The latest look at the U.S. health care system compared to other rich countries shows — yet again — that the United States comes in dead last.
Americans spend far more per person on medical care, yet are less healthy than people in 10 other countries. The system is less fair than systems in other rich countries and it’s far less efficient, ranking last of 11 nations, the Commonwealth Fund report reads.
The nonprofit Commonwealth Fund has been publishing its report — based on data from the World Health Organization, the Organization for Economic Cooperation and Development and its own research — for a decade.
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“Among the 11 nations studied in this report — Australia, Canada, France, Germany, the Netherlands, New Zealand, Norway, Sweden, Switzerland, the United Kingdom, and the United States — the U.S. ranks last, as it did in the 2010, 2007, 2006, and 2004 editions,” the report reads.
“Most troubling, the U.S. fails to achieve better health outcomes than the other countries, and as shown in the earlier editions, the U.S. is last or near last on dimensions of access, efficiency, and equity."
The embarrassing reports have been an impetus for health reform in the U.S. including the 2010 Affordable Care Act. Before the issue became a divisive political debate, both Republicans and Democrats agreed strongly on the need for health reform.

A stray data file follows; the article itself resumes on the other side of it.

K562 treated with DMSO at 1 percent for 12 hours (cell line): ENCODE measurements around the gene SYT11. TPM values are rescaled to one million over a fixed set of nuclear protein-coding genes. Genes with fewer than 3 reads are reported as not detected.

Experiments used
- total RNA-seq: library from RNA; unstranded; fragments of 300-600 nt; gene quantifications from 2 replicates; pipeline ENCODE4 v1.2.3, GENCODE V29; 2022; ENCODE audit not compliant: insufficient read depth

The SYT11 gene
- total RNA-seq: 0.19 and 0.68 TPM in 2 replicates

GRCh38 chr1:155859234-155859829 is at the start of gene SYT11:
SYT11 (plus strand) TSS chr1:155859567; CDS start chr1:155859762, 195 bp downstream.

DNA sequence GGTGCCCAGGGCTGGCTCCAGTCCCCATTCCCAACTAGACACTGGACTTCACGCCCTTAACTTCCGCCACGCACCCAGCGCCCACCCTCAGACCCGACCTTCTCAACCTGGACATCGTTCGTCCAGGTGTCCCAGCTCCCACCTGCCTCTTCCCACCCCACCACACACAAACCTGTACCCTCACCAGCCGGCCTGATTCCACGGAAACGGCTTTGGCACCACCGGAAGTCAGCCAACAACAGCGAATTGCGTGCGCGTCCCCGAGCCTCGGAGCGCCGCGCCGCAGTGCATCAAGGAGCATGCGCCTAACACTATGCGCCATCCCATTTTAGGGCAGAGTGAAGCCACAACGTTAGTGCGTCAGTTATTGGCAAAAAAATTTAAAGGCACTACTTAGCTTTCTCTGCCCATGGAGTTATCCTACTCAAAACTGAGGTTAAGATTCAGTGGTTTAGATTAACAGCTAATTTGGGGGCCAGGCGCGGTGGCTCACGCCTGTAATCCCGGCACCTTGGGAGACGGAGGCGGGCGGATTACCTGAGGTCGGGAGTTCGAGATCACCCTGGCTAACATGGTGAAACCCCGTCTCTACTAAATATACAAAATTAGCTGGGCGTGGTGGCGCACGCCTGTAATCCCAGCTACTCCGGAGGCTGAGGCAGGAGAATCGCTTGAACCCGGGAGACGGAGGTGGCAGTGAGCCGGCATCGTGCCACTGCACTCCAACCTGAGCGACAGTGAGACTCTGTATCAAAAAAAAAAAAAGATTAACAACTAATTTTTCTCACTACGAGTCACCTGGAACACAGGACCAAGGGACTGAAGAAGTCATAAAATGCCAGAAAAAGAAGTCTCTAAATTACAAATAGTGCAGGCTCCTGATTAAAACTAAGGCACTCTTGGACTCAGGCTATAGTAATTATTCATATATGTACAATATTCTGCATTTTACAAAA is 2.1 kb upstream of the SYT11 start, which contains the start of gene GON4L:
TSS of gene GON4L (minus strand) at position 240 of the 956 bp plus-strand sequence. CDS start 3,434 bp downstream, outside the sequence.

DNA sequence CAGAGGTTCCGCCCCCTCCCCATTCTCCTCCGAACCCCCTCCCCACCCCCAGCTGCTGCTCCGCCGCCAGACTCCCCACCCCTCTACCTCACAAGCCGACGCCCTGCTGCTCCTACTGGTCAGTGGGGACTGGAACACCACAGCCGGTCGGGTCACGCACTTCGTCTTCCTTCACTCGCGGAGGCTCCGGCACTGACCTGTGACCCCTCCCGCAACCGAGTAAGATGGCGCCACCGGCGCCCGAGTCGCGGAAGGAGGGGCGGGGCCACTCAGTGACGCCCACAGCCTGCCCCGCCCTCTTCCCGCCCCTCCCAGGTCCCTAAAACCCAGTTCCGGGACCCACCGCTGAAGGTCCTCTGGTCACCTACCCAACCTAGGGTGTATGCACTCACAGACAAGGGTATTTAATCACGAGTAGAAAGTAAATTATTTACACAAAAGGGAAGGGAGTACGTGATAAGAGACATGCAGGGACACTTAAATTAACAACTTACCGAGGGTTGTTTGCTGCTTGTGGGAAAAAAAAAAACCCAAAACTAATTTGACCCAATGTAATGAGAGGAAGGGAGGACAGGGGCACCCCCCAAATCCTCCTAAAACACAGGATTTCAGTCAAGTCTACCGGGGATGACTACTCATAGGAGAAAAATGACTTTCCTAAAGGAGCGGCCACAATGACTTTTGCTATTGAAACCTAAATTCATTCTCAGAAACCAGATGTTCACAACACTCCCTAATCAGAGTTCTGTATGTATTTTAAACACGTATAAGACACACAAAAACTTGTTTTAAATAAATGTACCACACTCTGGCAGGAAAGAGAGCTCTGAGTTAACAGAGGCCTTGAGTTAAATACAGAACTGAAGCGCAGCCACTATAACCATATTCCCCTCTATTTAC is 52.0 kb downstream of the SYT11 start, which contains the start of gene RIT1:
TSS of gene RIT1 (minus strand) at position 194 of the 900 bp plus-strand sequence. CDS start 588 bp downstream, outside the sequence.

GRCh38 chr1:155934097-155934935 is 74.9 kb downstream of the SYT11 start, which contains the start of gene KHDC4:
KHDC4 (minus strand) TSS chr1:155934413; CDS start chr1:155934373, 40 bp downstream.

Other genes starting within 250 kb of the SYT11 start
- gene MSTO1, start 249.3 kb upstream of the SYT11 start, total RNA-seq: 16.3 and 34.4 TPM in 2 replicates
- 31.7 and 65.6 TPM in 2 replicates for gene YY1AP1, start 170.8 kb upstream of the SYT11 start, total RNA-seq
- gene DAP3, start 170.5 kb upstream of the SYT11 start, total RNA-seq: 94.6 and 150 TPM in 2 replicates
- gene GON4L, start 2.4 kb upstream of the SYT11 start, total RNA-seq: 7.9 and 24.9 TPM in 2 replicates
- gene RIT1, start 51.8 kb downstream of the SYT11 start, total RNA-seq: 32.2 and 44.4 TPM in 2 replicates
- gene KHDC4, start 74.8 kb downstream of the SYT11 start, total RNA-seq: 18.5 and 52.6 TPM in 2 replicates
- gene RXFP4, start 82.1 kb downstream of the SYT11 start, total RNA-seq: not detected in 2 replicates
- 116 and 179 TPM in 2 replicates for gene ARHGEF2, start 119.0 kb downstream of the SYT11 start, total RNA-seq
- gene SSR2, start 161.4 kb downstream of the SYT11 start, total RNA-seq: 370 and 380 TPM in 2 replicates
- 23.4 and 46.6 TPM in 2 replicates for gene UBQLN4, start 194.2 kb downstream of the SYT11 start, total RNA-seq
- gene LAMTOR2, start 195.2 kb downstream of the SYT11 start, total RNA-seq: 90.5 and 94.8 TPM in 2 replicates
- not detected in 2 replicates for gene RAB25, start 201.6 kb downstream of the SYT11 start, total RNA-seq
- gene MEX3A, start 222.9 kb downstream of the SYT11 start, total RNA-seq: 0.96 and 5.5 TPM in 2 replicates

Some politicians have held up other countries’ health systems as examples of what they don’t want for the U.S., but the report finds countries with nationalized medical systems outperform the U.S. on all the measures.
“On indicators of efficiency, the U.S. ranks last among the 11 countries, with the U.K. and Sweden ranking first and second, respectively,” the report reads.
Americans aren’t living any longer, either. “The U.S. and U.K. had much higher death rates in 2007 from conditions amenable to medical care than some of the other countries, e.g., rates 25 percent to 50 percent higher than Australia and Sweden. Overall, France, Sweden, and Switzerland rank highest on healthy lives,” the report reads.
“The U.S. ranks a clear last on measures of equity. Americans with below-average incomes were much more likely than their counterparts in other countries to report not visiting a physician when sick; not getting a recommended test, treatment, or follow-up care; or not filling a prescription or skipping doses when needed because of costs.”
The Affordable Care Act, widely known as Obamacare, seeks to fix this by making private health insurance and Medicaid far more widely available.
First published June 16 2014, 6:58 AM